And here is what the Spec reported the next day in explaining the $7 million figure:

The $7-million loss Young forecast "is not magic, it's pretty simple," said the Ticat owner's financial adviser, Doug Rye.
Rye laid out a balance sheet for 2014, the first year the stadium would be available.
He said Ticat expenses would be about $17 million for that season based on 4.5 per cent budget increases over the next four years.
Rye used the projected operations on a 20,000-seat stadium in a Deloitte report commissioned by the city and current practice at Ivor Wynne Stadium to arrive at a bottom line.
That 20,000 figure is the greatest number of seats the $102-million in public funds could build.
The club anticipated $6 million in gate revenues, assuming average $30 tickets and Rye said the team forecast about $1.1 million from concessions, souvenir revenue and stadium advertising.
The Canadian Football League would provide another $2 million from television rights and sponsorships.
Another $1 million would come from team-specific advertising.
That's $10.1 million, leaving a near $7-million loss.

Will someone please tell me when was the last time the Tiger-Cats had an average ticket price of $30? How far back into history did they go to come up with that "historical average"? I am not suggesting that a stadium in the west harbour will be a big money-maker for the Tiger-Cats, but based on Rye's explanation I don't believe the loss will be $7 million.

How far back. 2009 would be my guess. Hardly anyone pays full price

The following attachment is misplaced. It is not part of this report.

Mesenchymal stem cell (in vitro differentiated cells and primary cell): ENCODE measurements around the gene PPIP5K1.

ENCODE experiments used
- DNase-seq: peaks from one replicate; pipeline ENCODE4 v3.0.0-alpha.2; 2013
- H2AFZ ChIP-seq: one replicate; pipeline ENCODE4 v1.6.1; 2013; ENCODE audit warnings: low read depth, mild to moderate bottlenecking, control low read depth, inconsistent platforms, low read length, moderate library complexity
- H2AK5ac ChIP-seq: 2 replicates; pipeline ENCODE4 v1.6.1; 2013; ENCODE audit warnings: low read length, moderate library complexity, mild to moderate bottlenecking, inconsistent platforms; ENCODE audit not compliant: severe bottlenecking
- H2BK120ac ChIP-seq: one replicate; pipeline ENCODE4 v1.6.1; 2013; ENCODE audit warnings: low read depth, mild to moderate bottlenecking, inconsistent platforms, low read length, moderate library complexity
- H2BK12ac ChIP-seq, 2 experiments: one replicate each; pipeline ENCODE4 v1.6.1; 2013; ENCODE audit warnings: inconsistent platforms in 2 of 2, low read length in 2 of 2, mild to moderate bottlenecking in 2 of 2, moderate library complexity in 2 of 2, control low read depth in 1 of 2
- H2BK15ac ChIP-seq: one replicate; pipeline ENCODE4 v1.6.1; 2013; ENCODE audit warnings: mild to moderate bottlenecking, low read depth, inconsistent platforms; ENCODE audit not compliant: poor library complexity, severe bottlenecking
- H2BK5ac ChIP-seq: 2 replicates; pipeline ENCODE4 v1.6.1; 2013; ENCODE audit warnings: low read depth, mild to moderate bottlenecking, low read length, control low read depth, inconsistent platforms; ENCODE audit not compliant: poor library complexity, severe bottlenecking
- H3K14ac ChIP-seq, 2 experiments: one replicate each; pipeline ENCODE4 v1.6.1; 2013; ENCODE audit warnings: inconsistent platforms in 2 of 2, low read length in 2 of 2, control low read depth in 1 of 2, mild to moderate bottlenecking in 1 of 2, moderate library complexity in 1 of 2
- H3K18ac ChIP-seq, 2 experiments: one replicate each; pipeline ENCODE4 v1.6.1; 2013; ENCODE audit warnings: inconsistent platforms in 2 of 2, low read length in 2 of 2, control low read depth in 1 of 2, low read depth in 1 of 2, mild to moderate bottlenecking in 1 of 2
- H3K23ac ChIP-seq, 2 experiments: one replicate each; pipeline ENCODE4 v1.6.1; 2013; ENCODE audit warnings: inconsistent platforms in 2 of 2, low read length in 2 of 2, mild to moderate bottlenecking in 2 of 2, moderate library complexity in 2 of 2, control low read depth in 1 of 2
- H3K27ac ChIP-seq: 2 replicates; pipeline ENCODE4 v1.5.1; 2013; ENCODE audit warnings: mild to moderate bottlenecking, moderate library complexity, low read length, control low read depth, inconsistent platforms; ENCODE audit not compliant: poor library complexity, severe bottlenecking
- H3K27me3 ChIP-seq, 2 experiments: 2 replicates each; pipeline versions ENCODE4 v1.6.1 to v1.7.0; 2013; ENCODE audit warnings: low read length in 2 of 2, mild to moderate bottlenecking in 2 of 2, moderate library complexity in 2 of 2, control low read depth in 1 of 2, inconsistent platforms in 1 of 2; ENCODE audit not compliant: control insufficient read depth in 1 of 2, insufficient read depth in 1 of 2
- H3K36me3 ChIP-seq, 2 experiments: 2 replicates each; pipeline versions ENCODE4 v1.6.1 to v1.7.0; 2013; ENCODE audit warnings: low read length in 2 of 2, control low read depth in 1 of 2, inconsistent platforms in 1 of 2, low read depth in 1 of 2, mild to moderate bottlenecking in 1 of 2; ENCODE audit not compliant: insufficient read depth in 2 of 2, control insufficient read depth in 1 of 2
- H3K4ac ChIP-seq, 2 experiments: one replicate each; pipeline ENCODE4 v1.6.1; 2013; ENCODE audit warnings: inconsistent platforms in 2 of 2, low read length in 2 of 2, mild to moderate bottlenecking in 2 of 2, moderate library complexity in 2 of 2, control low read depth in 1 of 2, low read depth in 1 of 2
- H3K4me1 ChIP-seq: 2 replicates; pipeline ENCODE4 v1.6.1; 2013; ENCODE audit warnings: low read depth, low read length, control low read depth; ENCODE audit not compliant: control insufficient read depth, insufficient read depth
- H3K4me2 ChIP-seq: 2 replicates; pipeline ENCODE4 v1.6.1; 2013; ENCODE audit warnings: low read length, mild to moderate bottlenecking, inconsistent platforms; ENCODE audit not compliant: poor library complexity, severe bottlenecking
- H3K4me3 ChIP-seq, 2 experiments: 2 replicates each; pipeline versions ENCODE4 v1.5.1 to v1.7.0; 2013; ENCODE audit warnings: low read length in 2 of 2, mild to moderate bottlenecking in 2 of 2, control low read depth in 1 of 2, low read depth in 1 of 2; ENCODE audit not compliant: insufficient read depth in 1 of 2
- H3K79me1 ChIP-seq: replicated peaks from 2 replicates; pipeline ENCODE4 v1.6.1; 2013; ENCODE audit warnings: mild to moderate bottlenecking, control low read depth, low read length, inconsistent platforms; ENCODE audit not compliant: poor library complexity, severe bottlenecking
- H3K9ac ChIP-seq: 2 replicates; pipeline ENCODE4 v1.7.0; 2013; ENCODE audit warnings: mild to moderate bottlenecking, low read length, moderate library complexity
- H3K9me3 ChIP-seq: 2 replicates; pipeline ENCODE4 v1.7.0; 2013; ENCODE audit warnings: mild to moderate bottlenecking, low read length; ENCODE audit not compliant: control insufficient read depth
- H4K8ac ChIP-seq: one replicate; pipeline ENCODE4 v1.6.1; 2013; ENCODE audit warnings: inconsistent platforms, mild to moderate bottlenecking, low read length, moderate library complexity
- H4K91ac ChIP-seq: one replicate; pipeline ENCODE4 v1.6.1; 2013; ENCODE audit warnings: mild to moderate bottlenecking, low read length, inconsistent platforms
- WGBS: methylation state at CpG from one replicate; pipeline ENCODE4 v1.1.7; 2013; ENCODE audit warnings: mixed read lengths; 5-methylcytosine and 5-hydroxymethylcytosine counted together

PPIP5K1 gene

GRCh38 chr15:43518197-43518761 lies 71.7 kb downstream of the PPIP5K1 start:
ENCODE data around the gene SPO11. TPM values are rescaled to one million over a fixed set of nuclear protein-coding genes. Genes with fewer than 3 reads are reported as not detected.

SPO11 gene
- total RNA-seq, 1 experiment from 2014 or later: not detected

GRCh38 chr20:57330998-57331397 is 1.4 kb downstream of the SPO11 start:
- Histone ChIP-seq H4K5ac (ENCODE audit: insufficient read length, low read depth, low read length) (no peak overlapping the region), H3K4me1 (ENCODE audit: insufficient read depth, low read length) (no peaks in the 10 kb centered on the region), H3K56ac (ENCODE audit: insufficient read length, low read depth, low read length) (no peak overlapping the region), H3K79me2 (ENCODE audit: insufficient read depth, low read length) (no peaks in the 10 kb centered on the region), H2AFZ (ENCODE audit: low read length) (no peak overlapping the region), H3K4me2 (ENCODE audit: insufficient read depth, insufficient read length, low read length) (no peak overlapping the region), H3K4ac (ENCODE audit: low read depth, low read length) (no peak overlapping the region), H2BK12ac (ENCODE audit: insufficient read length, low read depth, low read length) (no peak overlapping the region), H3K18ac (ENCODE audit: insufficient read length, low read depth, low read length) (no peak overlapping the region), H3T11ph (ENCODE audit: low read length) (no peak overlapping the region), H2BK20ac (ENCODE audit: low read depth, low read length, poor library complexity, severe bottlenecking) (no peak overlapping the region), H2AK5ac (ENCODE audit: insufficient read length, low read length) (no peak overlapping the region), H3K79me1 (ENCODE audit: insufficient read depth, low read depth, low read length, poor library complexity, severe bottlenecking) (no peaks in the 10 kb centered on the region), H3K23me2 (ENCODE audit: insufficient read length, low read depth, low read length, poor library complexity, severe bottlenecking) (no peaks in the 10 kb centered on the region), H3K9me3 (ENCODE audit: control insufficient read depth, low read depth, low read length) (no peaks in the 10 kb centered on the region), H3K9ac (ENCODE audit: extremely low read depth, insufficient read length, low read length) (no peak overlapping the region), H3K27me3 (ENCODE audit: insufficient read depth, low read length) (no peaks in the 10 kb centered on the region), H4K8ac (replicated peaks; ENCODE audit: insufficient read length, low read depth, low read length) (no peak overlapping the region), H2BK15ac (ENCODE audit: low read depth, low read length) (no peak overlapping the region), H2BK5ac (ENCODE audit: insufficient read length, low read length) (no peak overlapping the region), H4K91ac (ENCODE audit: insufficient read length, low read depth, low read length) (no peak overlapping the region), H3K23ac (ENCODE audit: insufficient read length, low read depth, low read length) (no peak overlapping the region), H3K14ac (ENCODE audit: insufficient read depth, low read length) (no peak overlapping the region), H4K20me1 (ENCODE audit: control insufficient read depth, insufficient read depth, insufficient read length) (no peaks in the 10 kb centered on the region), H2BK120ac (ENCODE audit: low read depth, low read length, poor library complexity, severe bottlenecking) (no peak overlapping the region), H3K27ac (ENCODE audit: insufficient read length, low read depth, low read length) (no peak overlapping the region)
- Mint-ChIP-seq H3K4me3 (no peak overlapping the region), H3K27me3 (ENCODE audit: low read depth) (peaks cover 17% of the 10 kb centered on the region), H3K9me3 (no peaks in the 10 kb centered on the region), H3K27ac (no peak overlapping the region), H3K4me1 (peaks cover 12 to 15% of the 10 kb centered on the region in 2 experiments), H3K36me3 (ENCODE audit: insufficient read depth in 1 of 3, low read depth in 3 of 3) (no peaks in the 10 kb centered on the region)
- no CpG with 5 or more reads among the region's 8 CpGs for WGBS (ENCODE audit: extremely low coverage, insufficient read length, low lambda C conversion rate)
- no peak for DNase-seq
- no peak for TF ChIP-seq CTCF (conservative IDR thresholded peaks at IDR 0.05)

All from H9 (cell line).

So let me see if I have this correct.Bob Young loses $2,000,000 a year at IWS.He figures he will lose $7,000,000 in his first year in the new stadium.So the city is taking about $5,000,000 of revenue out of his pocket.You would think that if we sold out every game last year,he probably could have made up the $2,000,000. and broke even.There isn't a lot of room for error there.Fill the seats ,and you will make money.

If so, that''s pretty outrageous for those who do.

This year's season prices include large sections of the stadium priced at $70, $55, $38 and $30, and small sections priced at $19.50, $15 and $12.50. The equivalent prices for single-game sales are $90, $70, $55, $45, $25, $22 and $20.

Based on the seat map it appears at least three-quarters of the tickets are in the group costing $30 and up for season's and $45 and up for singles. So I have a very hard time believing the historical average is $30 per ticket unless you go back a hell of a lot further than 2009, or unless the team is giving away thousands of tickets a game, in which case those who pay full price are dupes.

it also presumes no increase in ticket prices over the next 5 years and based on the 45% increase during the current ownerships tenure i am not counting on that>

If anyone is paying full price they are dupes. I guess there aren't as many of those as you believe


      It's been said before but .....if the Caretaker is 7 million short in a stadium he can have for a relatively measly 50 million or less (depending on how much extra tax money is available), just where can he go that will make up the 7 million? 
   As far as I can see ( and as the city manager has already pointed out) no site in Hamilton can get the team that much money.

If the Caretaker builds his own stadium somewhere, his loan payments will likely mean he will have to make up a lot more that that before his is in the black.
So when Bob gives us these financial scenarios it seems to me he is writing an obituary for the team re: staying in Hamilton. :cry:

I am beginning to wonder the same thing 62. Maybe the Cats can't work in Hamilton any longer for whatever reasons. :?

As I said (or at least implied) above, I don't believe there will be a loss of $7 million. An average ticket price of $30 five years from now? If that's true, then the team will already be out of business.